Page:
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is an event dispatcher system, using jsbridge to communicate
events triggered in JavaScript to the python harness.
# Events
Events send the signature `(eventType, obj)`. `eventType` is
the string name of the event (e.g. `mozmill.endTest`) and `obj` is
an object sent with the event. A python callable signature for a given event
takes `obj` as an argument, e.g:
self.add_listener(self.persist_listener, eventType="mozmill.persist")
def persist_listener(self, obj):
self.persisted = obj
Several event listeners are added in the
[Mozmill constructor](
vital for test harness functionality. In addition, handlers may be
passed to the constructor from which event listeners may be added.
# Pluggable Event Listeners
Mozmill allows python classes to plug into the event listener system.
This is done by denoting them as a
[setuptools entry point](
with the key `mozmill.event_handlers` in the `entry_points` section (see mozmill's
Three event handlers are included with Mozmill by default via
the setuptools entry point `mozmill.event_handlers`:
- [Logging]( :
log results to stdout or a file in a [format appropriate to Mozilla tests](
- [Report]( :
generate a JSON report of the run
- [PythonCallbacks]( :
call a python module and method from JavaScript
When running from the command line, these are on by default. However,
you may use the `--disable` command line argument to turn them off:
mozmill -t foo.js --disable Logging --report stdout
This command line will dump the JSON of the report to stdout.
You can also add free-standing python modules as pluggable event
listeners from the command line using the switch
`--handler=PATH:CLASS`, where `PATH` is the path to the python file
and `CLASS` is the name of the event handler class in the file
As an example, if you want to override the default reporting handler
and replace with your own reporting handler, `NewReport`, in
``, you would invoke mozmill as such:
mozmill --disable Report --handler [...]
`NewReport` could conceivably subclass from `` as
# API Usage
One of the primary motiviations for the restructuring of the command
line handling as well as adding pluggable events is to make writing
APIs around Mozmill easier. Prior to Mozmill 2.0, it was difficult (a
significant chunk of code needed to be replicated, which of course
relies on innards not changing to be maintainable) to invoke MozMill
programmatically at all and impossible to extend it in many ways.
The `mozmill.CLI` command line controller inserts the (global) handlers as
designated by the `mozmill.event_handlers` entry point (unless
disabled with the `--disable` flag) as well as any classes designated
via `--handler PATH:CLASS` when constructing a `MozMill` object.
When instantiating `MozMill` as an API, you must instantiate
and pass in the handlers that you want to use.
You can also call `MozMill.add_listener(...)` or
`MozMill.add_global_listener(...)` following object construction.
# Structure of an Event Handler
The basic methods for an event handler is given and documented in
While this class is never inherited from, it shows the basic methods that event handlers can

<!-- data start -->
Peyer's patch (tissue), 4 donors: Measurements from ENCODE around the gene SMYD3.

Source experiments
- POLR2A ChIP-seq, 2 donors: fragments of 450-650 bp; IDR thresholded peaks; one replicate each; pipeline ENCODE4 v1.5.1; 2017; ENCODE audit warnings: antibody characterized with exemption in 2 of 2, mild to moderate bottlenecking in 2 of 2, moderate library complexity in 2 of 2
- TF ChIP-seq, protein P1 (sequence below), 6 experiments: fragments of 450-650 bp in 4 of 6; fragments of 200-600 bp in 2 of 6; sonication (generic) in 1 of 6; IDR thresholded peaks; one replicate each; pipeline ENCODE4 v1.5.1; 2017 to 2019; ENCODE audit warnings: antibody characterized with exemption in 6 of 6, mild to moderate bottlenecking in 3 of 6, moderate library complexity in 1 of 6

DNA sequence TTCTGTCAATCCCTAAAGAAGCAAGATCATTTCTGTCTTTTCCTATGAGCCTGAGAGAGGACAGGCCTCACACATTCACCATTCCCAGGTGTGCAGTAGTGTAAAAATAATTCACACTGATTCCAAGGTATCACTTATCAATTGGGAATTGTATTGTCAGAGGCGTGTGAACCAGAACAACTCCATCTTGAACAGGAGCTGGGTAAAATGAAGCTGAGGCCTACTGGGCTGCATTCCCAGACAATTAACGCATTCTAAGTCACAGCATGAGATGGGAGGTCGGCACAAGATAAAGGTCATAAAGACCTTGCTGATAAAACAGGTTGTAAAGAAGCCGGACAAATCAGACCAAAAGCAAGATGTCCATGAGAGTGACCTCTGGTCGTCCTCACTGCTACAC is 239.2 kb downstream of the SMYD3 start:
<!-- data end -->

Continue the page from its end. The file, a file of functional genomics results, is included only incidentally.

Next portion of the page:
have and documentation on what they are used for.
The `add_options` method is used to add options to the command line
In order to be utilized from the command line, the handler should have
a constructor. A blank one is fine. The attribute names for the
constructor signature should match those in `add_options` if you
wished them to be controllable from the command line.
If an event handler is callable, then all events and their event types
will be passed to the `__call__` method. It is a global event handler.
The event handler should have an `events` method. This should
return a dict of names of events to listen for mapped to the methods
that listen to these events.
Currently the event type is a convention-based string. There
is no catalog of events to be listened for. A list of applicable
events should be maintained as well as when each is called by the
tests. It would be even better if this was programmatic.
If the event handler has a `stop()` method, this is called at the
end of the test run internally to python (no JS communication is done
here). Whether the stop is fatal or not (something bad has happened,
e.g. an exception) is passed in. This gives event handlers the
opportunity to output final statistics and otherwise do cleanup.
## Command Line Arguments
Event handlers may add arguments via an `add_options` class method to
which the parser is passed (see: `mozmill.CLI.add_options`).
When driving via the command line, the handlers are instantiated with
the passed-in options. `mozmill.handlers.instantiate_handler`
introspects the passed in handler to determine which command line
options are needed and constructs the object based on this
information (it is a handler-factory). If the handler raises a
`mozmill.handlers.HandlerMatchException` the handler is not
instantiated or passed to the MozMill constructor.
As an example, see the constructor of
If `report` is `None`, as it would be if not specified via the command
line (see the class's `add_options` method for `--report`), then
the class is not instantiated or utilized.
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